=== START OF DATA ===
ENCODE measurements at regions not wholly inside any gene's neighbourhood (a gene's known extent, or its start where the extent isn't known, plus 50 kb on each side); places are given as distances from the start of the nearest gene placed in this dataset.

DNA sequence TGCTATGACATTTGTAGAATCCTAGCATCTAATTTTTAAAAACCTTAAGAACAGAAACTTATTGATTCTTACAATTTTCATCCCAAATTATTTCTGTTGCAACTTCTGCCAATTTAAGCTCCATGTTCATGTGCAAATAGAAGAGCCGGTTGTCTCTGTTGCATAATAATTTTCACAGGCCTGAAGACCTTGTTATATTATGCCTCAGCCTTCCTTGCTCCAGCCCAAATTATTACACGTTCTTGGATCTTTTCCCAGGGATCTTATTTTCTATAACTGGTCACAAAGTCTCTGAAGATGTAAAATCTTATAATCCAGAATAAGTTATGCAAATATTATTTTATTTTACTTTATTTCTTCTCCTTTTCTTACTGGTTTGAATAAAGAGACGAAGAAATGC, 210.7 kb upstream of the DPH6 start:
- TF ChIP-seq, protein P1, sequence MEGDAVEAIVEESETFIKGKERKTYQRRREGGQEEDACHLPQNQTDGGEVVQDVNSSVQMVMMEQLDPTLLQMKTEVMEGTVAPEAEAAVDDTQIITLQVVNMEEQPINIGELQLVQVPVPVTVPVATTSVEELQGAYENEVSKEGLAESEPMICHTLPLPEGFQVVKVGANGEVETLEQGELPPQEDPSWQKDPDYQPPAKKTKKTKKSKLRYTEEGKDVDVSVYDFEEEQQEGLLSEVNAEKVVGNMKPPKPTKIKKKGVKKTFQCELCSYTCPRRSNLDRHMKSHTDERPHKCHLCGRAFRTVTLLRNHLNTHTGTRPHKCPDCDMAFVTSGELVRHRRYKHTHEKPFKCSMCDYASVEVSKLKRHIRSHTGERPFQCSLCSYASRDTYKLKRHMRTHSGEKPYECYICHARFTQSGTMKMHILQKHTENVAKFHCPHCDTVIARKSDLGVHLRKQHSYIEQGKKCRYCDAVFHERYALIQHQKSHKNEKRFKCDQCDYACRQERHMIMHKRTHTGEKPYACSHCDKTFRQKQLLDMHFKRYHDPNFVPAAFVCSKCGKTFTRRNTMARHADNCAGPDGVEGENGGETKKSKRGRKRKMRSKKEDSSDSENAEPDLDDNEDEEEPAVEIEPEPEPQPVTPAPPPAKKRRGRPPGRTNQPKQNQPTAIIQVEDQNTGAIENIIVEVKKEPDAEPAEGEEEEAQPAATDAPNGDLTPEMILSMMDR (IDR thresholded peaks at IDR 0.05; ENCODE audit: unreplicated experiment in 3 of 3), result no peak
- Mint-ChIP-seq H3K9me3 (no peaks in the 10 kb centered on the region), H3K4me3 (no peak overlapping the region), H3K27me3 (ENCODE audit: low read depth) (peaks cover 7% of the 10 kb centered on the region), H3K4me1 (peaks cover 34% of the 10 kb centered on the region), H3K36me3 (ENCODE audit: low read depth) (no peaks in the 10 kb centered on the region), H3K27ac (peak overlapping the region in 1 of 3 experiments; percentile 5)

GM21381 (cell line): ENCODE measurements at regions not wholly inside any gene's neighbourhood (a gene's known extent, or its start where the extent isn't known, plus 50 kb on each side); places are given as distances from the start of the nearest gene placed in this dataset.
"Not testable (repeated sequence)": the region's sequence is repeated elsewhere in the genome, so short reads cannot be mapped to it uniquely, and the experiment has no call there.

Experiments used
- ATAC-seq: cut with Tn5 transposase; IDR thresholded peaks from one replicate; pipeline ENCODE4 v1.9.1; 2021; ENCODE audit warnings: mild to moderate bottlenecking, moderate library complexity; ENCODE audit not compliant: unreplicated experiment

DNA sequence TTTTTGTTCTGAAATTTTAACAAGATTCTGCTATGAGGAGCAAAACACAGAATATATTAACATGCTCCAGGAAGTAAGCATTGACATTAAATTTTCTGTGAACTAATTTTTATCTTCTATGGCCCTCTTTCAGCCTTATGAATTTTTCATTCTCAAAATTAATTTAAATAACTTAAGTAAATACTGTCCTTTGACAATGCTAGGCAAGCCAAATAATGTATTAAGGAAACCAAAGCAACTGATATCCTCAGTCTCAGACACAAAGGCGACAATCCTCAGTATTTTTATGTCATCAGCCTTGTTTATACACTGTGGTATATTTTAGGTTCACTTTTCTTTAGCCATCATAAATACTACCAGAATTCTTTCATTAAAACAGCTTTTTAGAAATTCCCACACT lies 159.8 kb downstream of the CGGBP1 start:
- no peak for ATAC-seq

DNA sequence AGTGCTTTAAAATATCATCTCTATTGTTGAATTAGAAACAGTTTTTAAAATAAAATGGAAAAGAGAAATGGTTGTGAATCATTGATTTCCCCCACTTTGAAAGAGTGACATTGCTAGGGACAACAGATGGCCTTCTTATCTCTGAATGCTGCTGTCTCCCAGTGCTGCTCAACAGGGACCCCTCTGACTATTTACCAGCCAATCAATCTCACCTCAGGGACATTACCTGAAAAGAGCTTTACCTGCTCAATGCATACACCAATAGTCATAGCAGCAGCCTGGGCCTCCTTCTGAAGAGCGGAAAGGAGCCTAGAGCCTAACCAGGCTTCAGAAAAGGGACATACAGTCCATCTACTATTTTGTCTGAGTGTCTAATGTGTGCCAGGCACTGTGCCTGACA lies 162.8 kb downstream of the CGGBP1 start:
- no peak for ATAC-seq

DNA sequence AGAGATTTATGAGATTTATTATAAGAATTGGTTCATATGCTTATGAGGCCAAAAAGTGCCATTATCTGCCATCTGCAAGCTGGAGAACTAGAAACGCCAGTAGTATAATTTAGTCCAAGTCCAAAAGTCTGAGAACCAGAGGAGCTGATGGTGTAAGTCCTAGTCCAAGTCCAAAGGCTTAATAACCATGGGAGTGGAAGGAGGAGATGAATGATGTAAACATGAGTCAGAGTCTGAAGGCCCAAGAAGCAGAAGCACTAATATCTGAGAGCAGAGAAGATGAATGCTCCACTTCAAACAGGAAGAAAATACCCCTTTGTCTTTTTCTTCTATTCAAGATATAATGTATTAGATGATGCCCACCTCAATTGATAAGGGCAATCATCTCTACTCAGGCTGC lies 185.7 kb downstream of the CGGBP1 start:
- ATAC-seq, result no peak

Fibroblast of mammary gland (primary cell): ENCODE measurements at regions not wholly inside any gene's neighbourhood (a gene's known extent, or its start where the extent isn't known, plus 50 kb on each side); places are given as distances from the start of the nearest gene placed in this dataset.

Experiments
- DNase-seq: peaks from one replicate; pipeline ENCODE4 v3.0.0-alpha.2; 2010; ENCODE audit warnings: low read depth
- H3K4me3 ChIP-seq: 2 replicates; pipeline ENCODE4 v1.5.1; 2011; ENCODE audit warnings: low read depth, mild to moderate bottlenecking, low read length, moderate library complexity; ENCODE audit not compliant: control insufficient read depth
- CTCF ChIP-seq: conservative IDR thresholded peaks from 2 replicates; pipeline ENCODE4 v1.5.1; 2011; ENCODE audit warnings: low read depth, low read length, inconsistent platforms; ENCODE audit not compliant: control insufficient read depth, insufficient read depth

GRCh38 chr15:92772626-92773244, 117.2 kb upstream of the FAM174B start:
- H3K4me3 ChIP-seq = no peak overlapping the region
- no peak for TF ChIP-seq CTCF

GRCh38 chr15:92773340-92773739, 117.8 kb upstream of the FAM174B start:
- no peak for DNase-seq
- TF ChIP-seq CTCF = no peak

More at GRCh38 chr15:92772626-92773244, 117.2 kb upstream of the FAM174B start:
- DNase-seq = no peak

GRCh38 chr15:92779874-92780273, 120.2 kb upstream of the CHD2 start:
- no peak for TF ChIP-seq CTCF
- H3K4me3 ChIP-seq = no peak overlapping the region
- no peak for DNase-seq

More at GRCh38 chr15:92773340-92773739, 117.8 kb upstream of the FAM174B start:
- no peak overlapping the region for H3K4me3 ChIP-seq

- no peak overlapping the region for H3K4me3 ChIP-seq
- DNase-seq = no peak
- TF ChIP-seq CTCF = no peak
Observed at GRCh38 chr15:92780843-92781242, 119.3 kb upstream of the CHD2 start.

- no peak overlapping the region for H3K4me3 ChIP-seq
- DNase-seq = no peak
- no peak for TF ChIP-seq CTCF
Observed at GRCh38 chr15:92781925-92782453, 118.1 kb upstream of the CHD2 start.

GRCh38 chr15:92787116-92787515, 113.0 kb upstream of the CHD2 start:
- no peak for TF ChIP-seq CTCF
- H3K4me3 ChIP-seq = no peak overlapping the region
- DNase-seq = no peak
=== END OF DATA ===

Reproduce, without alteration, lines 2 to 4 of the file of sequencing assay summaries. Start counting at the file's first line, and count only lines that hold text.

DNA sequence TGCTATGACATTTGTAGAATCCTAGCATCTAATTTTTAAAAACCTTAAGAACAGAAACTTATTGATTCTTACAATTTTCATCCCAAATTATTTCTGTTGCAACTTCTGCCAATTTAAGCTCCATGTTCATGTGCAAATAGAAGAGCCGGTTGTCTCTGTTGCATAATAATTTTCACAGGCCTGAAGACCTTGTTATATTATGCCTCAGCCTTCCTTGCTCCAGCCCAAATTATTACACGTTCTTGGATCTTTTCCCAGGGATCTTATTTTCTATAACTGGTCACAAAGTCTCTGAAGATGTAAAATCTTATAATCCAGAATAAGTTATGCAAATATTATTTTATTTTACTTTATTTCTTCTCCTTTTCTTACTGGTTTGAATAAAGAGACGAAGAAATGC, 210.7 kb upstream of the DPH6 start:
- TF ChIP-seq, protein P1, sequence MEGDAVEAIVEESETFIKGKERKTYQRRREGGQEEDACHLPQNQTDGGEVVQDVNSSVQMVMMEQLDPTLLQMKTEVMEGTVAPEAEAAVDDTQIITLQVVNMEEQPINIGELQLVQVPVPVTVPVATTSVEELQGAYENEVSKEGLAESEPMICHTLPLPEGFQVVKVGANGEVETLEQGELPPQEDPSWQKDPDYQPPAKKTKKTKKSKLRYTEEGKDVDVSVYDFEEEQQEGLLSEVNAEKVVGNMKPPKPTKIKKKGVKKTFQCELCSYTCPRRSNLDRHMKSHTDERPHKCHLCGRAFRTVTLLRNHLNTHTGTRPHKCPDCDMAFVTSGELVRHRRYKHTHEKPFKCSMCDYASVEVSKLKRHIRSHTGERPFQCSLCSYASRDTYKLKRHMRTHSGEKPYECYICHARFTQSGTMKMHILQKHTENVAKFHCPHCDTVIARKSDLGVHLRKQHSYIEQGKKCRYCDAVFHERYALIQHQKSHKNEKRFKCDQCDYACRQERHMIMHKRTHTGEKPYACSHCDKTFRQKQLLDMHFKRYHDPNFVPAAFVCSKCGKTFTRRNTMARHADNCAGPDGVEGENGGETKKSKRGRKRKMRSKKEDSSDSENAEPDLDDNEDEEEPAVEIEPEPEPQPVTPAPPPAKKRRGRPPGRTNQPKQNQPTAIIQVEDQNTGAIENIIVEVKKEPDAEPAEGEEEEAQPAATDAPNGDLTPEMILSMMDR (IDR thresholded peaks at IDR 0.05; ENCODE audit: unreplicated experiment in 3 of 3), result no peak
- Mint-ChIP-seq H3K9me3 (no peaks in the 10 kb centered on the region), H3K4me3 (no peak overlapping the region), H3K27me3 (ENCODE audit: low read depth) (peaks cover 7% of the 10 kb centered on the region), H3K4me1 (peaks cover 34% of the 10 kb centered on the region), H3K36me3 (ENCODE audit: low read depth) (no peaks in the 10 kb centered on the region), H3K27ac (peak overlapping the region in 1 of 3 experiments; percentile 5)